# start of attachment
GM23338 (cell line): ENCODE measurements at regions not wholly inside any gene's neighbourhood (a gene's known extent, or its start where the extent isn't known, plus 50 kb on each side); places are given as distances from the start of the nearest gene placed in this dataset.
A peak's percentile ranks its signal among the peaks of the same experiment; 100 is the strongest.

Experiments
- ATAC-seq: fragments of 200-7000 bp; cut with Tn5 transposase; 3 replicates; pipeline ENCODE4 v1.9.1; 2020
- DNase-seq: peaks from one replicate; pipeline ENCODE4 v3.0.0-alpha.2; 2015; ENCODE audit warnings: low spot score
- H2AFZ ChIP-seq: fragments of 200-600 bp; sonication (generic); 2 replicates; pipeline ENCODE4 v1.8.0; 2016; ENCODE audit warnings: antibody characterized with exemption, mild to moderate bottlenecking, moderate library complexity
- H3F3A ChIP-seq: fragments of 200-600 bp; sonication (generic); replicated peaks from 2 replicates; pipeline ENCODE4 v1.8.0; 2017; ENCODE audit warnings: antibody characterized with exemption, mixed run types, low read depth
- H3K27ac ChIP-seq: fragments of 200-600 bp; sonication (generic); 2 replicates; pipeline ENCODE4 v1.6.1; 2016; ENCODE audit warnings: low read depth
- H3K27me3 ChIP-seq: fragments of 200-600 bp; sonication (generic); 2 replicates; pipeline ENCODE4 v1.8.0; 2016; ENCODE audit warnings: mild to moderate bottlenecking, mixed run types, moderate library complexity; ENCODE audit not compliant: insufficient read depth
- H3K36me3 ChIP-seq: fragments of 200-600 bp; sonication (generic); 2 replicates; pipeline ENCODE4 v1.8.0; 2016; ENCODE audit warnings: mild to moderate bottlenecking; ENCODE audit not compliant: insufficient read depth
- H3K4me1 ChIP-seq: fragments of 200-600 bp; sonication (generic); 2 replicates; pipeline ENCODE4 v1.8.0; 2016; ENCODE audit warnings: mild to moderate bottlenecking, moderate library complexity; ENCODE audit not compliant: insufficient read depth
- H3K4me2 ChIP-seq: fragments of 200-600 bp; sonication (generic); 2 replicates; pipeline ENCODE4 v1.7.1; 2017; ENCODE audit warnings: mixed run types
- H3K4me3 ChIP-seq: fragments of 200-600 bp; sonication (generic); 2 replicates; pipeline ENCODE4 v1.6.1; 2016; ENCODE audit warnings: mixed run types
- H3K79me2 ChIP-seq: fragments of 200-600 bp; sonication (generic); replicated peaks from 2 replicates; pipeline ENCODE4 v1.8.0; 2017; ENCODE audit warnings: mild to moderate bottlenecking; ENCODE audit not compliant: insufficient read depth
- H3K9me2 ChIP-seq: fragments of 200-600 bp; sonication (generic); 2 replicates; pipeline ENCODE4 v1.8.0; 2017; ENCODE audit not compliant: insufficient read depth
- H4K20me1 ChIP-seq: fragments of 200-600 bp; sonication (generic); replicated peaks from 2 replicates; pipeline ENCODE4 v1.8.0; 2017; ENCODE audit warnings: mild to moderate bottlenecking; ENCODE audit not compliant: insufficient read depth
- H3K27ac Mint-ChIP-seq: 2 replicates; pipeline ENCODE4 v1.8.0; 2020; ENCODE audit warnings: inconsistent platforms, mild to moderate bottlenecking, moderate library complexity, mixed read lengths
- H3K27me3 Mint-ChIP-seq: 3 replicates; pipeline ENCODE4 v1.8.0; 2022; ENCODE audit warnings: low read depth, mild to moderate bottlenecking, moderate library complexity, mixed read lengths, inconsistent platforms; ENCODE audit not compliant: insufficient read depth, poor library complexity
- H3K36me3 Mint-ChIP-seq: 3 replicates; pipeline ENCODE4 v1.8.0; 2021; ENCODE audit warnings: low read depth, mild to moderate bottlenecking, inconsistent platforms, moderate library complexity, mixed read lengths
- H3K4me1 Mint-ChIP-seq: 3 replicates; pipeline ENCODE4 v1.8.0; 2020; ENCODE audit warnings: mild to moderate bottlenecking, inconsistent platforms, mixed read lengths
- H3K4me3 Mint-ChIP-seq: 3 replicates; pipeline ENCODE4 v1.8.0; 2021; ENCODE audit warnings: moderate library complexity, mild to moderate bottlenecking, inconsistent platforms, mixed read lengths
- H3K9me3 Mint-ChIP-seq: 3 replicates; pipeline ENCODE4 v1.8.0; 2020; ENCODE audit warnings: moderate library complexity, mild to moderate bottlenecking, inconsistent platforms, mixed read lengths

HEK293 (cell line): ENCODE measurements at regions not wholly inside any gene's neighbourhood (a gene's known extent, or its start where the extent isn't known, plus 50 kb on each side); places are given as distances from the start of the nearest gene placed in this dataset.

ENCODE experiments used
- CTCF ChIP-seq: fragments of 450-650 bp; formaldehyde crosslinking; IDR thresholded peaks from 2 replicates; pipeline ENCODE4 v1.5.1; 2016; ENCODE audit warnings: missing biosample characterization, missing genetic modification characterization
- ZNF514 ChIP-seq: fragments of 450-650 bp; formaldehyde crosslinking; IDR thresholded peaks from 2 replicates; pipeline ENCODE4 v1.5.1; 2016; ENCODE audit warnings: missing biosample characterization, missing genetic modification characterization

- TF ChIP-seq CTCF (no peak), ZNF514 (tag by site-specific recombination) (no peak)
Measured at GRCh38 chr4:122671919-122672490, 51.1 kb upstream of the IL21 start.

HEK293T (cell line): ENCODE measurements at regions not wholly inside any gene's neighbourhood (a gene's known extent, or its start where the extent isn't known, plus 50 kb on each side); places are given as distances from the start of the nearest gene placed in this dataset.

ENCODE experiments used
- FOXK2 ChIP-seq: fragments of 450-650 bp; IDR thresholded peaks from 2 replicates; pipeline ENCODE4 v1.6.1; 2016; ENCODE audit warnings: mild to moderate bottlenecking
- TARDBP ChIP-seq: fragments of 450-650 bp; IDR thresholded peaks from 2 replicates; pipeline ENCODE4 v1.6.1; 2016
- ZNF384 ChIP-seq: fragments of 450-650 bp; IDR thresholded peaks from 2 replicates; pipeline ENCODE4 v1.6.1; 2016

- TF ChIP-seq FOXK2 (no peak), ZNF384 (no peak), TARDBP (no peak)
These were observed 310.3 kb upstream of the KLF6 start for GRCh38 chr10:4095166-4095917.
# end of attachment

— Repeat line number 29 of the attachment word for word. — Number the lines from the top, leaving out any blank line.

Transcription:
HEK293T (cell line): ENCODE measurements at regions not wholly inside any gene's neighbourhood (a gene's known extent, or its start where the extent isn't known, plus 50 kb on each side); places are given as distances from the start of the nearest gene placed in this dataset.